Objective: Plasma cell myeloma (PCM) is an incurable clonal neoplasm of plasma cells, which typically presents a poor prognosis. This study aimed to determine the clinical profile of newly diagnosed plasma cell myeloma cases in two tertiary care centers in Malaysia and evaluate the association of aberrant immunophenotypic expression with prognostic factors and clinical stages.

Methods: A four-year retrospective study of 78 newly diagnosed PCM cases was conducted at Hospital Kuala Lumpur (HKL) and Hospital Universiti Sains Malaysia (HUSM). The study retrieved data from medical records, including socio-demographic characteristics, hematological and biochemical parameters, cytogenetic and molecular abnormalities, immunophenotypic expression profile, and clinical stages of PCM cases. All data were statistically analyzed using SPSS 26.0.

Results: The mean age of PCM patients was 60 years, with 73.1% of cases showing a normal white blood cell (WBC) count. A total of 65.4% and 24.4% of cases had anemia and mild to severe anemia, respectively. Cases were associated with thrombocytopenia (24.4%), normal platelet counts (75.6%), a bone marrow plasma cell percentage >10% (93.6%), and elevated erythrocyte sedimentation rate (ESR) (63.3%). Additionally, 66.7% of cases demonstrated hypoalbuminemia and elevated lactate dehydrogenase (LDH), calcium, and creatinine levels. All cases indicated hyperproteinemia (56.4%), hypoproteinemia (6.4%), normal serum total protein (37.2%), elevated serum paraprotein (69.2%), and blood beta-2 microglobulin (B2M) (62.5%) levels, as well as aberrant cytogenetic abnormalities (16.7%). The cases were grouped into Stage III (39.7%), Stage II (24.4%), and Stage I (5.1%). CD38 and CD138 demonstrated 100% expression, with every case exhibiting expression of more than one aberrant antigen, including CD19 (28.2%), CD45 (23.1%), CD56 (83.3%), CD117 (25.6%), kappa (60.3%), and lambda light chain (38.5%). However, only CD19 markers and serum creatinine levels exhibited a statistically significant association (p = 0.036).

Conclusion: Immunophenotyping by multiparametric flow cytometry is powerful in distinguishing PCM from normal cells. The aberrant antigens expressed in this study displayed a heterogeneous immunophenotypic profile unique to our population. However, to enhance outcome and robustness of this study, it is recommended to engage additional centers purposefully to increase the sample size.


Plasma cell myeloma (PCM) is described as an aberrant proliferation of neoplastic plasma cells in the bone marrow, resulting in multiple health complications such as bone pain, fractures, hypercalcemia, osteolytic lesions, anemia, recurrent infections, and renal insufficiency1. PCM is the second most common hematological malignancy2, more prevalent in males in the sixth decade of life, and lacks a definitive cure3. Currently, in Malaysia, the incidence rate of PCM is still one of the lowest at 0.75 per 100,000 populations, similar to South Korea (0.54/100,000), the Philippines (0.86/100,000), and China (0.92/100,000). Additionally, New Zealand possesses the highest PCM incidence rate at 5.3/100,000, followed by Australia at 5.0/100,000, the U.K. at 4.3/100,000, and Israel and Norway, both at 4.2/100,0004. However, Malaysia is experiencing a rise in population growth and is projected to become an aging country by 2030. Statistics indicate a rise in the elderly population aged 60 and above, accompanied by a decline in the percentage of individuals aged 14 and below over time5. Almost all PCM cases experience relapse and refractory phases after achieving higher rates of complete remission, which appear as the most challenging part of treating PSM disease and consume a higher financial burden6.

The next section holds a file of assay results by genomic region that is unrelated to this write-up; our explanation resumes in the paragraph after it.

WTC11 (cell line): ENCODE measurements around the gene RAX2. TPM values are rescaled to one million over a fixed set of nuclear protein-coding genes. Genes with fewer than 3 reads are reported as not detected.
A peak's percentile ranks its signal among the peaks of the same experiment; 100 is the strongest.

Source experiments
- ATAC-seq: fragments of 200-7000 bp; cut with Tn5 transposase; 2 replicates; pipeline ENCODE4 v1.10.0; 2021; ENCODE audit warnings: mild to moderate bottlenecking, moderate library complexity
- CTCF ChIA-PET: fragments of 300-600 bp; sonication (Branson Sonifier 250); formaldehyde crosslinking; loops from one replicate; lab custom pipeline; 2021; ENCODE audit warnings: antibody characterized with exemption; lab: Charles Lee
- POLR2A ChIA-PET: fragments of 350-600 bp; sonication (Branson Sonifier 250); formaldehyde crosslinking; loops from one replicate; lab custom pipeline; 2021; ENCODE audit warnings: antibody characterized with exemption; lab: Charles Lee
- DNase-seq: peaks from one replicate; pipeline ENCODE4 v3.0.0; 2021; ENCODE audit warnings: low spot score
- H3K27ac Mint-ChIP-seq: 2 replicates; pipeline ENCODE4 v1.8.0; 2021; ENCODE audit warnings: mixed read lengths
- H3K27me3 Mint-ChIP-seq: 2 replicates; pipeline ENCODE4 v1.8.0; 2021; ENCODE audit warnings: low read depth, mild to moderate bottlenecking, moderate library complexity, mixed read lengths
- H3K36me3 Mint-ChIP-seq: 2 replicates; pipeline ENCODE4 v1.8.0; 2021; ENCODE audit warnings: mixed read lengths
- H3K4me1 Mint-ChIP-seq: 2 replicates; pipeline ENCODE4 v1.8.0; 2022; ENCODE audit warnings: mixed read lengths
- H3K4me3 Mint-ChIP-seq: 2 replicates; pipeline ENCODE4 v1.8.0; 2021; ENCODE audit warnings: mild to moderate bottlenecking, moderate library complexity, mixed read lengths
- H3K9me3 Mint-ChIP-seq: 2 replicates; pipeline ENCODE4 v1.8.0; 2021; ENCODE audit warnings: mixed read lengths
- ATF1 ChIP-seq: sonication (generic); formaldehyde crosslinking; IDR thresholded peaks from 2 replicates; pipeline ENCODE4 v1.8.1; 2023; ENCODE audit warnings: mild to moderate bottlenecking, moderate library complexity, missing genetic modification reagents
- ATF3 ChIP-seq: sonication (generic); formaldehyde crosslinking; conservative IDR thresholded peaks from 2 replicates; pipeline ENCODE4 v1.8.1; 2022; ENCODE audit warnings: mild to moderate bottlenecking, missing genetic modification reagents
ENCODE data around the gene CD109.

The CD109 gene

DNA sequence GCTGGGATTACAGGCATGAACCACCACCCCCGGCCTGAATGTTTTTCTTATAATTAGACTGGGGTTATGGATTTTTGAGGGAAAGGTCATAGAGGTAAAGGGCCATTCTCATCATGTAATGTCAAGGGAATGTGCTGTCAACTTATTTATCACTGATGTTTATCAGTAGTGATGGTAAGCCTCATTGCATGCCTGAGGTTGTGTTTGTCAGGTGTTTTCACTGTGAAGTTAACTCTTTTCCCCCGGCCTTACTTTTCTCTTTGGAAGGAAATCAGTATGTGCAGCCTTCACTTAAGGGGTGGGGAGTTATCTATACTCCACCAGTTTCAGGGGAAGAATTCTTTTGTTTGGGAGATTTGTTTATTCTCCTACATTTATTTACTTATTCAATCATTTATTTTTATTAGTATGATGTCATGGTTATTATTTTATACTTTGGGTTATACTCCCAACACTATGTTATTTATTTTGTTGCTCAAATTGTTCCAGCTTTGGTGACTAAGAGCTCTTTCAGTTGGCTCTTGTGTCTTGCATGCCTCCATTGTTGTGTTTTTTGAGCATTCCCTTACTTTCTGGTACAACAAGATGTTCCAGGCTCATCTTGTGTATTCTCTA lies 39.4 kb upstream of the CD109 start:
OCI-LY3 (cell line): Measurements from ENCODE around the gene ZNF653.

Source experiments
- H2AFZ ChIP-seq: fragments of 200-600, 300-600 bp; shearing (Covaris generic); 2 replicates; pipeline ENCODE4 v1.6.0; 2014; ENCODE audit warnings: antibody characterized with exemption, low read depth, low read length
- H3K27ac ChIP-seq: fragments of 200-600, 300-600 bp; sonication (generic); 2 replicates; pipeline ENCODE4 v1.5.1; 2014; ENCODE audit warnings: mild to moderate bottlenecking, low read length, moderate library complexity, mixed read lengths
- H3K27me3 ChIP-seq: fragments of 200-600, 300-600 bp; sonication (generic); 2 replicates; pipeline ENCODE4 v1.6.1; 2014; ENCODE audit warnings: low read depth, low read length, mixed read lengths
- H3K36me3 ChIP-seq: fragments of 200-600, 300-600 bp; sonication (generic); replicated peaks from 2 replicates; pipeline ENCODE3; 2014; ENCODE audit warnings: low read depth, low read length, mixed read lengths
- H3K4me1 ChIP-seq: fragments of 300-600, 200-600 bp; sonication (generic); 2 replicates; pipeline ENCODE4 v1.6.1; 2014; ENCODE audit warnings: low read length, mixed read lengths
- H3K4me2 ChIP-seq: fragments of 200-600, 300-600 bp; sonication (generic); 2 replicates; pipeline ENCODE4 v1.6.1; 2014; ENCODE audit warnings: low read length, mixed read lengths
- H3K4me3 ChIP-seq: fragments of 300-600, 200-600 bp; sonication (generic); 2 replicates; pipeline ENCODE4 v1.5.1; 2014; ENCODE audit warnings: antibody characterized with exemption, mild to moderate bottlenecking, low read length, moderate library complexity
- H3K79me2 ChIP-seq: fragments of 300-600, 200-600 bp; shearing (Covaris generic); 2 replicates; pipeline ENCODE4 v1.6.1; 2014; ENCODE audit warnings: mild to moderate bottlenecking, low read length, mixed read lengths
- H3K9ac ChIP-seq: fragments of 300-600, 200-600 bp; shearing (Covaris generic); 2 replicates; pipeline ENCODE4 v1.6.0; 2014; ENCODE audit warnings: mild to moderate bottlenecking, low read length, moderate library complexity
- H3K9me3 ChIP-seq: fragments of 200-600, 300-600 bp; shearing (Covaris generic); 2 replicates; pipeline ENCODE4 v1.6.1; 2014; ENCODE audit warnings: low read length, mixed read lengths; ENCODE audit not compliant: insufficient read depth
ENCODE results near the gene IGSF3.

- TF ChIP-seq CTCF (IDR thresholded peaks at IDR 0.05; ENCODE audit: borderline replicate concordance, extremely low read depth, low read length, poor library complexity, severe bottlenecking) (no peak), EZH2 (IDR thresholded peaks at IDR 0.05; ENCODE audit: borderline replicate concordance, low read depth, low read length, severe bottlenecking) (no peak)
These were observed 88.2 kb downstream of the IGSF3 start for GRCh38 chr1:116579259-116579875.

Immunophenotyping is a powerful and robust approach to identify and characterize the cell surface and intracellular markers on plasma cells, providing valuable insights into the disease's biology and informing treatment strategies7. Immunophenotypic markers are essential in risk stratification systems for PCM by classifying patients into risk groups according to the probability of disease advancement and overall prognosis. Incorporating immunophenotypic markers into risk stratification systems offers valuable insights into the features of the malignant plasma cell population8. A panel of combination antigens, including CD38, CD138, CD19, CD45, CD56, CD117, cytoplasmic lambda, and kappa, can be utilized to discriminate neoplastic plasma cells in a single tube via the presence of aberrant expression of immunophenotypic markers and clonality of light chains9. Specifically, CD38 is commonly utilized as a gating marker due to its nonspecific nature for plasma cells and its presence on both B- and T-lymphocytes. Moreover, it is also present in PCM cells. Utilizing CD38 for gating may present challenges because of its widespread expression. However, CD138 is the preferred marker for the initial identification of plasma cells in this study due to its exclusive expression by plasma cells in the bone marrow, which may enhance the selection for a more homogeneous population selection10. Additionally, CD138 serves as a distinctive indicator for plasma cells, playing a vital role in the identification and isolation of this cell subset for subsequent FCM assessment. Hence, it offers a more accurate identification of PCM cells in comparison to CD38 gating, resulting in a more uniform selection of neoplastic plasma cells11. Furthermore, CD45 was utilized alongside CD38 and CD138 to differentiate between normal/reactive plasma cells and PCM cells in minimal residual disease (MRD) monitoring. It aids in distinguishing clonal plasma cells from normal/reactive plasma cells in the bone marrow12. CD19 was used as an aberrant marker because PCM cells are associated with losing the expression of surface CD19, and aberrant expression of CD19 can be indicative of PCM transformation and disease progression11. CD56 is another aberrant marker used in this study because PCM cells are often characterized by being CD56+ or CD56-, and relatively low CD38 expression. The expression of CD56 is associated with the dissemination of PCM cells within the bone marrow environment10. Moreover, CD117, which is expressed in PCM cells along with other markers like CD28, has been linked to different risk categories in myeloma patients. Evaluating the expression of CD117 helps in stratifying patients based on prognosis and potential response to therapy13.